The daily handle at Detroit Race Course has been about $650,000, Bork said. In comparison, Charles Town's had been averaging about $105,000 a day, Bork said.
"We are quite fortunate to be able to get a person with Jay's vast experience in racetrack operations to join us at Charles Town. He will be a valuable asset in our plans for the revitalization of thoroughbred racing at this historic oval," Bork said in a prepared release.
Neither Fortney or Ramey could be reached for comment Wednesday.
Ramey, who had been a West Virginia Racing Commissioner before joining the track, will now be vice-president of public affairs at Charles Town, which will involve a variety of duties such as doing legislative work for the track, Bork said.
Fortney will take over as president of Charles Town after Penn National purchases the track, a process that has taken longer than expected. Bork said his company may sign the final papers for the sale of the track Monday.
Penn National officials also announced that Dickie Moore, a long-time veteran at Charles Town, will remain director of racing at the track.
Bork said Wednesday that Ramey knew that he would only be president of the track for a short period.
Ramey was named president of Charles Town because it was important to have someone in control of the track that local people were familiar with, Bork said. Part of Ramey's job was to explain the importance of having video lottery at the track.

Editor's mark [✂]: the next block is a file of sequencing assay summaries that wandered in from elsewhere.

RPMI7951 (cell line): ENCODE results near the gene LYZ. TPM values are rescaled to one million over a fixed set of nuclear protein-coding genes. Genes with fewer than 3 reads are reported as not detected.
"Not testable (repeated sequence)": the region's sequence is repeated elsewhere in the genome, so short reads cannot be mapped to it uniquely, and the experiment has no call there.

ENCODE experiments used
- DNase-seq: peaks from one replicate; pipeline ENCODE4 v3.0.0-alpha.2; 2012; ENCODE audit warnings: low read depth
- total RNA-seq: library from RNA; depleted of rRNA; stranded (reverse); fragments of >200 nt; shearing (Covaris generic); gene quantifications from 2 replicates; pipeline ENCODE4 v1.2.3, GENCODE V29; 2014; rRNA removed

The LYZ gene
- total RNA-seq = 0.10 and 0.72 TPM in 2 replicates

"We're really impressed with the job he did," Bork said.
Jefferson County voters initially turned down the video games in 1994. Track officials said if voters did not approve the games in the recent November election, the struggling oval would close. Penn National promised to take over the track if voters approved the games.
Voters overwhelmingly passed the games in the Nov. 5 general election.
Last month, a Delaware corporation requested a preliminary injunction barring Penn National from purchasing the track unless it was given permission to install video lottery at the track.
Penn National had planned to install the games at the track, but GTECH Corp. claimed it signed an agreement more than two years ago that gave it the sole right to put video lottery at the track, according to a suit the company filed in U.S. District Court.
District Judge W. Craig Broadwater later turned down GTECH's request, saying there was little indication that Charles Town will not honor the terms of the agreement.